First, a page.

Did you know Monarda spp., also commonly known as beebalm, is a magnet for bumble bees, Bombus spp., in our ecoregion 231? Read on.
Name: Monarda spp.
Common: Bee Balm
Zones: Reseeding annual
Size: 4 feet tall
Conditions: Sun to part shade, average to dry
Attracts: In ecoregion 231, the lavender-flowered wild bergamot, Monarda fistulas and the red-flowered, Monarda didyma.
You can’t have enough bee balm in your garden, and given how readily it reseeds, you will never be without! One trick we found in the Bee Better Teaching garden for a longer lasting floral show is to cut back about half of the flower stalks before they set buds. This will extend their bloom time so the show will last for twice as long.
Each year, we try growing various colors and sizes, but found Monarda didyma to be the most prolific. It’s also the most mildew resistant. This is important since Monarda’s are prone to mildew. Common name of bee balm is in reference to a former use of plant resins to soothe bee stings.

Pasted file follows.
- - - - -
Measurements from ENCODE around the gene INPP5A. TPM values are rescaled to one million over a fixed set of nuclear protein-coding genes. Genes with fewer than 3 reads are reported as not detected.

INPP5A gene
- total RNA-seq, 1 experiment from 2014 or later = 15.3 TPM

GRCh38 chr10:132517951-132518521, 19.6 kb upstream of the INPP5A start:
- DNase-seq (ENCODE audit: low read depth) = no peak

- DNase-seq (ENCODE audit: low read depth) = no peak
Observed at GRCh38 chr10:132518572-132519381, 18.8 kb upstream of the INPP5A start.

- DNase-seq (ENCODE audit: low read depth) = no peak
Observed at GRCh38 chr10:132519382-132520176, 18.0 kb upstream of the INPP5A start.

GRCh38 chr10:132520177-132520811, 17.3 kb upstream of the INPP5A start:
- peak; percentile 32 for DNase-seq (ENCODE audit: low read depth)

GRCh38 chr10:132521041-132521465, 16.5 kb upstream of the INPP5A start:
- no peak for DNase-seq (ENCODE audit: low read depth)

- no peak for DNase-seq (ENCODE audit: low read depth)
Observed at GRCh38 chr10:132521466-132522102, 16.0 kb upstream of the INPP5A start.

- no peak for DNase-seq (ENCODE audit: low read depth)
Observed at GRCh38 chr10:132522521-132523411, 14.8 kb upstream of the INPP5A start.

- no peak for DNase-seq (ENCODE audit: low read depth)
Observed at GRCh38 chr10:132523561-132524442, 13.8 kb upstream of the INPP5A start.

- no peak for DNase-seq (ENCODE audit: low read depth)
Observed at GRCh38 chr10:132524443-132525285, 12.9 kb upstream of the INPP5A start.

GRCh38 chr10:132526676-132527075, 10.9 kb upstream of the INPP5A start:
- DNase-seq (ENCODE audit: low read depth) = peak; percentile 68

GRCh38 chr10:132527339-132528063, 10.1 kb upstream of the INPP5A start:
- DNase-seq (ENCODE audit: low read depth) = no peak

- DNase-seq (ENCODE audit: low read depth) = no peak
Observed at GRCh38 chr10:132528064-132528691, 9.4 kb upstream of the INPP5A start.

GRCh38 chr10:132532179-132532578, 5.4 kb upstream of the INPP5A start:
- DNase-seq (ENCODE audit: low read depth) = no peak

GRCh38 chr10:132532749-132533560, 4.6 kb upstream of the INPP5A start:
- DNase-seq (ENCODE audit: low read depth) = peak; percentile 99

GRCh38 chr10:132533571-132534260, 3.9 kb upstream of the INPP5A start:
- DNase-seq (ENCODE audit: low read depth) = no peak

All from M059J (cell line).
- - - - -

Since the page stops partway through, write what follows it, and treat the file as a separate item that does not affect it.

Common name of Oswego tea is in reference to a former use of plants leaves for tea by the Oswego Indians of New York State.
Wild bergamot and the red-flowering monarda attracts bumble bees, Bombus impatiens.
Did you know bees can’t see the color red? So how is it, bumblebees are able to see red beebalm? Check here to find out. Click to Tweet! @BeeBetter
As an added bonus, Monarda is also a nectar source for the Eastern Ruby-throated hummingbird, Archilochus colubris, and hawk moths, Sphingidae spp. Plus various beebalms are host plants for caterpillars of raspberry moth, Pyrusta signatalis, orange mint moth, Pyrausta orphisalis, and hermit sphinx moth, Lintneria eremites.
Easily grown, and self-seeds readily.
On the scale of 0 to 5, pollen and nectar content is 1 and 2, respectively.